3. R.H. Ephross and T.V. Vassil, “The Rediscovery of Real World Groups,” in “Social Work With Groups: Expanding Horizons” (Binghamton, New York: Haworth Press, 1993).

4. K. Grayson and T. Ambler, “The Dark Side of Long-Term Relationships in Marketing Services,” Journal of Marketing Research 36 (February 1999): 132–141; and C. Moorman, G. Zaltman and R. Deshpandé, “Relationships Between Providers and Users of Market Research: The Dynamics of Trust Within and Between Organizations,” Journal of Marketing Research 29 (August 1992): 314–329.

5. A.C. Inkpen and W.B. Paul, “Knowledge, Bargaining Power, and the Instability of International Joint Ventures,” Academy of Management Review 22, no. 1 (1997): 177–202.

6. O.E. Williamson, “The Mechanisms of Governance” (New York: Oxford University Press, 1996); and B. Klein, “Why Hold-Ups Occur: The Self-Enforcing Range of Contractual Relationships,” Economic Inquiry 34 (July 1996): 444–463.

7. J.D. Hibbard, N.Kumar and L.W. Stern, “Examining the Impact of Destructive Acts in Marketing Channel Relationships,” Journal of Marketing Research 38, no. 1 (2001): 45–61.

8. J.B. Heide and G. John, “The Role of Dependence Balancing in Safeguarding Transaction-Specific Assets in Conventional Channels,” Journal of Marketing 52 (January 1988): 20–35.

9. J. Neuville, “La Stratégie de la Confiance: Le Partenariat Industriel Observé Depuis le Fournisseur,” Sociologie du Travail 20, no. 3 (1997): 297–319.

10. G. Soda and A.Usai, “The Dark Side of Dense Networks: From Embeddedness to Indebtedness,” in “Interfirm Networks: Organization and Industrial Competitiveness,” ed. A. Grandori (London: Routledge, 1999), 276–302.

11. W. Reinartz and V. Kumar, “On the Profitability of Long-Life Customers in a Noncontractual Setting: An Empirical Investigation and Implications for Marketing,” Journal of Marketing 64, no. 4 (October 2000): 17–35.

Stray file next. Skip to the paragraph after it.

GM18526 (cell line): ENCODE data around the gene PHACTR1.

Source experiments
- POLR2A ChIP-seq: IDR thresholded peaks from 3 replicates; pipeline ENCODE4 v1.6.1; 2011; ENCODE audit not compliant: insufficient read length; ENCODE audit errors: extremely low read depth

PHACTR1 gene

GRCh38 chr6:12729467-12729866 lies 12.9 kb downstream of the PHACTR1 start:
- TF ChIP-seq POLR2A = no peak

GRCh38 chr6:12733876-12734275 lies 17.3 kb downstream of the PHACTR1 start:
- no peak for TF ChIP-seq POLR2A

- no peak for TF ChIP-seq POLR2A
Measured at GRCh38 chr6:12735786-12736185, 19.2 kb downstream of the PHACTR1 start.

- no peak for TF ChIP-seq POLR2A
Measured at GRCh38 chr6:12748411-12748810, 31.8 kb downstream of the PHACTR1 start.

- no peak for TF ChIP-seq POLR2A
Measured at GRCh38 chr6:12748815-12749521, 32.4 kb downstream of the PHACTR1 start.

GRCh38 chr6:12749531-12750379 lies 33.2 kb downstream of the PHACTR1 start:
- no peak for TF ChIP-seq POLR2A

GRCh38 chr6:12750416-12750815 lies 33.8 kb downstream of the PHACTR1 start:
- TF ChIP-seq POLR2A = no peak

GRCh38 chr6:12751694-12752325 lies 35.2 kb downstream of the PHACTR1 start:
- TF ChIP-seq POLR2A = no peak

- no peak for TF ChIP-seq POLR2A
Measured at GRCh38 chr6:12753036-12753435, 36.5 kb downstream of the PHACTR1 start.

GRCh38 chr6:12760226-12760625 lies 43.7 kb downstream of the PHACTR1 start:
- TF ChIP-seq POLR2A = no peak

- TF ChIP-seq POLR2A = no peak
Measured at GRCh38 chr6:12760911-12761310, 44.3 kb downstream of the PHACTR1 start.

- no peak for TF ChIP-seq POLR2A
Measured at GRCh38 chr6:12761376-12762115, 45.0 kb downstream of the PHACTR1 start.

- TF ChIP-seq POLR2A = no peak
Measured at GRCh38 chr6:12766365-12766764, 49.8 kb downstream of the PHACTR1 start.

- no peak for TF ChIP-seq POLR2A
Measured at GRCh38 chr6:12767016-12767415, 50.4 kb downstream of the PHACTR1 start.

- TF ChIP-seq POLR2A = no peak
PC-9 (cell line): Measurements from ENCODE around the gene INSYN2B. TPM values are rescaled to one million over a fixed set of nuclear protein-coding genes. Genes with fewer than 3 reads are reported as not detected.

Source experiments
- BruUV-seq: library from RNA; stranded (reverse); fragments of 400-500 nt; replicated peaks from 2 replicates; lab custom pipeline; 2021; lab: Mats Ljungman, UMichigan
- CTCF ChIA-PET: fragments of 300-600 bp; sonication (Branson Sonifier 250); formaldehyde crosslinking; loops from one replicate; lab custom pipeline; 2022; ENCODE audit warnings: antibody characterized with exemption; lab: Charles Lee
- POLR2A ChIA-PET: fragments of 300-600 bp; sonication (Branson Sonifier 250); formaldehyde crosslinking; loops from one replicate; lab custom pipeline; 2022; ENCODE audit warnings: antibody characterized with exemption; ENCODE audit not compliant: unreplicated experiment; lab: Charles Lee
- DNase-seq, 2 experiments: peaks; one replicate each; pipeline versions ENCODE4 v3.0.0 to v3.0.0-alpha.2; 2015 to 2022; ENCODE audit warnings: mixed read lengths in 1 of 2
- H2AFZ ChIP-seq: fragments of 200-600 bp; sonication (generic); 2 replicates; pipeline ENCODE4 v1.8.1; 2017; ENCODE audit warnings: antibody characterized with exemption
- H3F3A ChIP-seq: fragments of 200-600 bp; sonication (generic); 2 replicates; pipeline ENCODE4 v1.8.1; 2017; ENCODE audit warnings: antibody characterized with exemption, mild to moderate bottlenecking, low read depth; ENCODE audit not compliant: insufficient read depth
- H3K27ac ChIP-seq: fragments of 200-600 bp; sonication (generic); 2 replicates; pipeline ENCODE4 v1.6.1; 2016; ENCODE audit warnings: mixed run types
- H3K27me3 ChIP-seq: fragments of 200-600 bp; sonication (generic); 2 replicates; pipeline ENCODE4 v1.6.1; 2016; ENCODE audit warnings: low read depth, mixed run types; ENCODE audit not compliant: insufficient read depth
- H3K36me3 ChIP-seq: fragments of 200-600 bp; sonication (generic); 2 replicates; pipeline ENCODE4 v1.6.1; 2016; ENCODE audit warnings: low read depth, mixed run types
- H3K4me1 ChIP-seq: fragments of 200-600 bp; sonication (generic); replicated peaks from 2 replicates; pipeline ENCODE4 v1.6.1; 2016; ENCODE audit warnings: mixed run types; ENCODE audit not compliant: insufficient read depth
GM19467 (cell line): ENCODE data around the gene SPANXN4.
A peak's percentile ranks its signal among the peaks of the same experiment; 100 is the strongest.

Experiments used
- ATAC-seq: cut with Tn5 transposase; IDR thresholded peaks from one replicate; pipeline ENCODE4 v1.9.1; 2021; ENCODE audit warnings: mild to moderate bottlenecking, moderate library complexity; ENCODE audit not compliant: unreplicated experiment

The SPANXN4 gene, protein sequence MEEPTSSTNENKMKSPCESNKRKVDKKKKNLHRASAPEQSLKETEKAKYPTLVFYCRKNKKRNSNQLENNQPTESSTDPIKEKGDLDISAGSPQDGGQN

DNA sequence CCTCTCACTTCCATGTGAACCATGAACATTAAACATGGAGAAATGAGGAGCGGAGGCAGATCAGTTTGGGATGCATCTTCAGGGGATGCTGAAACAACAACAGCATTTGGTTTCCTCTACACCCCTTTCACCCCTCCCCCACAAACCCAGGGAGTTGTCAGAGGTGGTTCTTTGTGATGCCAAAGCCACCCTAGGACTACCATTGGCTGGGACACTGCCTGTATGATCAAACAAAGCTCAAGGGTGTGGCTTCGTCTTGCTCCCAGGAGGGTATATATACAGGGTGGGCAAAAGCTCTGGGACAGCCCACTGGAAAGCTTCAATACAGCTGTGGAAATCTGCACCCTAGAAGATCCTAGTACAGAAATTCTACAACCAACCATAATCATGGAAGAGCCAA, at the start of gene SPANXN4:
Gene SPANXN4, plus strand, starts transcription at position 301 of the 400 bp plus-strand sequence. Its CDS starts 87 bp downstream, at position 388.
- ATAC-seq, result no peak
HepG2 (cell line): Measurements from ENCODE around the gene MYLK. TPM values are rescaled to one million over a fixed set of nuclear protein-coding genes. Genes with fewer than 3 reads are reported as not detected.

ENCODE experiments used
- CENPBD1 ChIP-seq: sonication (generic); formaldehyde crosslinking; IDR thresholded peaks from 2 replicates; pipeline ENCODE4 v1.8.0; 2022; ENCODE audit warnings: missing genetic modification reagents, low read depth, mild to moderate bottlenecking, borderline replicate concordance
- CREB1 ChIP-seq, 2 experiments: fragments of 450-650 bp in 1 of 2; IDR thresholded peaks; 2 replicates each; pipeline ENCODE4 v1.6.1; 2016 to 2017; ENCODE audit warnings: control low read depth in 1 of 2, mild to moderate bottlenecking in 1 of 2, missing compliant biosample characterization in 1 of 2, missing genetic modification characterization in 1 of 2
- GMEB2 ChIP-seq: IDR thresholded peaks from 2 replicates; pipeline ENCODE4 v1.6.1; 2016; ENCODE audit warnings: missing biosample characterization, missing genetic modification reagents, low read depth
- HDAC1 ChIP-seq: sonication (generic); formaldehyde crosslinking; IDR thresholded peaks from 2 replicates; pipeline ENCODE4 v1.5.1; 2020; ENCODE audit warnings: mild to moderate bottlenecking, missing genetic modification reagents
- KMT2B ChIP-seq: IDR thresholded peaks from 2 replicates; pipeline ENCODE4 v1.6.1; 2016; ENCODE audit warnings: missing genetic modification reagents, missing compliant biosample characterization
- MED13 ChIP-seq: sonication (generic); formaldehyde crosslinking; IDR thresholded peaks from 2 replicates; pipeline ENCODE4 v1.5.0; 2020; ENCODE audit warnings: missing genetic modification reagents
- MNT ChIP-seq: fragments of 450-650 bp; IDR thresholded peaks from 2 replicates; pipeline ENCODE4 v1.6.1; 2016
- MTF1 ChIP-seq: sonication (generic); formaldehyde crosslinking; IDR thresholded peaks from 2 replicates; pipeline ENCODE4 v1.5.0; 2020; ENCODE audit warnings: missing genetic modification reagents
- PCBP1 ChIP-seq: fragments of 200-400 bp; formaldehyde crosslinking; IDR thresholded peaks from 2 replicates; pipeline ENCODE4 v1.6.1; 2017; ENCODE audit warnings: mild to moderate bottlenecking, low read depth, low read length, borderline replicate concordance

12. T.K. Das and B.S. Teng, “Instabilities of Strategic Alliances: An Internal Tensions Perspective,” Organization Science 11, no. 1 (2000): 77–101.

13. E. Anderson and T.S. Robertson, “Inducing Multi-Line Salespeople to Adopt House Brands,” Journal of Marketing 59 (April 1995): 16–31.

14. S.D. Jap, “‘Pie-Expansion’ Efforts: Collaboration Processes in Buyer-Supplier Relationships,” Journal of Marketing Research 36, no. 4 (1999): 461–475.

15. Ibid.

16. S.D. Jap and E. Anderson, “Safeguarding Interorganizational Performance and Continuity Under Ex Post Opportunism,” Management Science 49, no. 12 (2003): 1684–1701.

17. Ibid.

18. B. Klein, “The Economics of Franchise Contracts,” Journal of Corporate Finance 2, no. 1 (1995): 9–37.

19. Jap and Anderson, “Safeguarding Interorganizational Performance.”

20. B. Klein, “Vertical Integration as Organizational Ownership: The Fisher Body-General Motors Relationship Revisited,” Journal of Law, Economics, and Organization 4, no.1 (1988): 199–213; and B. Klein, R.G. Crawford and A.A. Alchian, “Vertical Integration, Appropriable Rents, and the Competitive Contracting Process,” Journal of Law and Economics 21 (October 1978): 297–326.

21. J.C. Anderson, “Relationships in Business Markets: Exchange Episodes, Value Creation, and Their Empirical Assessment,” Journal of the Academy of Marketing Science, 23, no. 4 (1995): 346–50.

22. S.D. Jap, “The Strategic Role of the Salesforce in Developing Customer Satisfaction Across the Relationship Lifecycle,” Journal of Personal Selling and Sales Management 21, no. 2 (2001): 95–108 (special issue on strategic issues in salesforce management).

23. R. Gulati and M. Gargiulo, “Where Do Interorganizational Networks Come From?” American Journal of Sociology 104, no. 5 (1999): 177–231.